Friday, January 23, 2009

Blackberry Like Me

In "The BlackBerry accord of 2009," the Los Angeles Times explains how President Obama has been allowed to keep his Blackberry to stay in contact with distant friends, keep current on online culture, and do Internet research independent of his advisors. Many who study digital culture see this as a very good sign for the new administration, given how the Bush White House far too frequently used national security as an excuse for excessive secrecy and justified bizarre e-mail practices and a hermetically sealed deliberative sphere on those grounds.

Former President George W. Bush gave up personal e-mail upon entering office, fearing he would create a public record with every touch of the "send" button. Bill Clinton has been reported to avoid e-mail even today.

However, security officials did voice some legitimate concerns about the vulnerabilities of this third-party commercial device to malicious external activities by hackers, including "malicious software" that "can transform the device into a miniature radio transmitter, allowing eavesdroppers to hear conversations near it" and a program that "can detect the phone's location by way of signals it sends to nearby cellular towers, turning it into a homing device." As the LA Times explains, "According to a database maintained by the Department of Homeland Security, at least 16 potential chinks in the BlackBerry's security armor have come to light since 2004."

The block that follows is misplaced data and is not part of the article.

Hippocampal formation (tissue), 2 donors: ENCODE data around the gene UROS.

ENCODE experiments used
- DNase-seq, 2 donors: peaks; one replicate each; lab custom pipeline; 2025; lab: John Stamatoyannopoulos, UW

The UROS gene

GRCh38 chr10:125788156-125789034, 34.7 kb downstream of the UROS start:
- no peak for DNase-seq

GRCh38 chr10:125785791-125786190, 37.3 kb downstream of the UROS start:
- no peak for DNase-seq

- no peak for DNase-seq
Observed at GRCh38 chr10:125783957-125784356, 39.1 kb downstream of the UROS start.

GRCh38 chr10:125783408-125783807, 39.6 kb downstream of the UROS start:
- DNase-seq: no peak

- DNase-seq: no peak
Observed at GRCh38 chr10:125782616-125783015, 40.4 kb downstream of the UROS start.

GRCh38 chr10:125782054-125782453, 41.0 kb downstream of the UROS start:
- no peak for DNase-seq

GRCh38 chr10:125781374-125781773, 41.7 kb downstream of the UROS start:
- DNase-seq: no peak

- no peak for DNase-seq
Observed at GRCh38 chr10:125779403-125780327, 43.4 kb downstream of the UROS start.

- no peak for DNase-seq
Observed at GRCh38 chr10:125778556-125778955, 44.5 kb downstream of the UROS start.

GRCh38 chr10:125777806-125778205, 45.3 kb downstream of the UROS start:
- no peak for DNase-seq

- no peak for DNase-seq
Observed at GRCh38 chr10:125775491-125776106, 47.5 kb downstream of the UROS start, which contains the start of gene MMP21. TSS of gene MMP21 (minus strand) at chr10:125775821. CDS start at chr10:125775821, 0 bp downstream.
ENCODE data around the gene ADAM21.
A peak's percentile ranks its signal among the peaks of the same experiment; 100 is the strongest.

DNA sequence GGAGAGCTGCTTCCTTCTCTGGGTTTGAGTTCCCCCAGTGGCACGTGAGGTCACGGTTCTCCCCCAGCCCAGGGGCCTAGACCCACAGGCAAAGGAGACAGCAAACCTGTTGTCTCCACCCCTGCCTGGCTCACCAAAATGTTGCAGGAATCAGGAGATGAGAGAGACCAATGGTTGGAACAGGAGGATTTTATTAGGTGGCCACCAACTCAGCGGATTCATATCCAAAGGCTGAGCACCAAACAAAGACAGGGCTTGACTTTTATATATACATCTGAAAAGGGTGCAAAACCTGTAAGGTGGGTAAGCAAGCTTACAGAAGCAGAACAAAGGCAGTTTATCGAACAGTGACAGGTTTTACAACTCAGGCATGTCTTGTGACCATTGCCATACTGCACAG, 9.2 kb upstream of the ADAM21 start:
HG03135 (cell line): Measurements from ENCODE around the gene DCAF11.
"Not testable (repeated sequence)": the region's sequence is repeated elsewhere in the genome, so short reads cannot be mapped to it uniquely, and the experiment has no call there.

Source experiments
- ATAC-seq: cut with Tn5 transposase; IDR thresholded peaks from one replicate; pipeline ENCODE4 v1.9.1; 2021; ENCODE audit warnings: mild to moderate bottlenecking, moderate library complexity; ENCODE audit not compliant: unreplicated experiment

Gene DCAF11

Nonetheless, like many of his age and education, Obama apparently told reporters that he would be unwilling to part with a device to which he was so intimately connected on a minute-by-minute basis: "I'm still clinging to my BlackBerry. They're going to pry it out of my hands."

Labels: , , ,


Post a Comment

<< Home